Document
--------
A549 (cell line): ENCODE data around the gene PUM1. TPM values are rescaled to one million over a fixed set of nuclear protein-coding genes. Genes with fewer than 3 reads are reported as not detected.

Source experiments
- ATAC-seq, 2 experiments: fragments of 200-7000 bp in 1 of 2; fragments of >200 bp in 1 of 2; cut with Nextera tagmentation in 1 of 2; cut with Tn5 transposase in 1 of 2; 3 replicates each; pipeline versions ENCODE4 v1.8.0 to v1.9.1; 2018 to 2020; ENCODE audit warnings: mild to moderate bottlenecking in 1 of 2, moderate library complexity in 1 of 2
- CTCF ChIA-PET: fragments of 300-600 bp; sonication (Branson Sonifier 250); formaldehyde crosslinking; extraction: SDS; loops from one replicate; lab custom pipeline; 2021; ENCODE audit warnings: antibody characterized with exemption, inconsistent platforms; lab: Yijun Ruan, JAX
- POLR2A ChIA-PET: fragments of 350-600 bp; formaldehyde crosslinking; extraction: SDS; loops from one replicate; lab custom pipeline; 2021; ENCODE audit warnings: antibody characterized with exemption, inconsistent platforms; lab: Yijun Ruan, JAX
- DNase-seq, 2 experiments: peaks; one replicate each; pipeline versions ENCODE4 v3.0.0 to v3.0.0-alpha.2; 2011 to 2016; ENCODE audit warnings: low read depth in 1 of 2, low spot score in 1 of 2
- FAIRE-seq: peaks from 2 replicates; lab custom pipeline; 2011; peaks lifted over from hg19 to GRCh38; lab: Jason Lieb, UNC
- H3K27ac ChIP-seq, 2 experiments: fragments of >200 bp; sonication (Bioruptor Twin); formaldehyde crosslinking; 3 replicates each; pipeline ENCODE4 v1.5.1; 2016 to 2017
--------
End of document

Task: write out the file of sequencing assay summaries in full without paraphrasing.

A549 (cell line): ENCODE data around the gene PUM1. TPM values are rescaled to one million over a fixed set of nuclear protein-coding genes. Genes with fewer than 3 reads are reported as not detected.

Source experiments
- ATAC-seq, 2 experiments: fragments of 200-7000 bp in 1 of 2; fragments of >200 bp in 1 of 2; cut with Nextera tagmentation in 1 of 2; cut with Tn5 transposase in 1 of 2; 3 replicates each; pipeline versions ENCODE4 v1.8.0 to v1.9.1; 2018 to 2020; ENCODE audit warnings: mild to moderate bottlenecking in 1 of 2, moderate library complexity in 1 of 2
- CTCF ChIA-PET: fragments of 300-600 bp; sonication (Branson Sonifier 250); formaldehyde crosslinking; extraction: SDS; loops from one replicate; lab custom pipeline; 2021; ENCODE audit warnings: antibody characterized with exemption, inconsistent platforms; lab: Yijun Ruan, JAX
- POLR2A ChIA-PET: fragments of 350-600 bp; formaldehyde crosslinking; extraction: SDS; loops from one replicate; lab custom pipeline; 2021; ENCODE audit warnings: antibody characterized with exemption, inconsistent platforms; lab: Yijun Ruan, JAX
- DNase-seq, 2 experiments: peaks; one replicate each; pipeline versions ENCODE4 v3.0.0 to v3.0.0-alpha.2; 2011 to 2016; ENCODE audit warnings: low read depth in 1 of 2, low spot score in 1 of 2
- FAIRE-seq: peaks from 2 replicates; lab custom pipeline; 2011; peaks lifted over from hg19 to GRCh38; lab: Jason Lieb, UNC
- H3K27ac ChIP-seq, 2 experiments: fragments of >200 bp; sonication (Bioruptor Twin); formaldehyde crosslinking; 3 replicates each; pipeline ENCODE4 v1.5.1; 2016 to 2017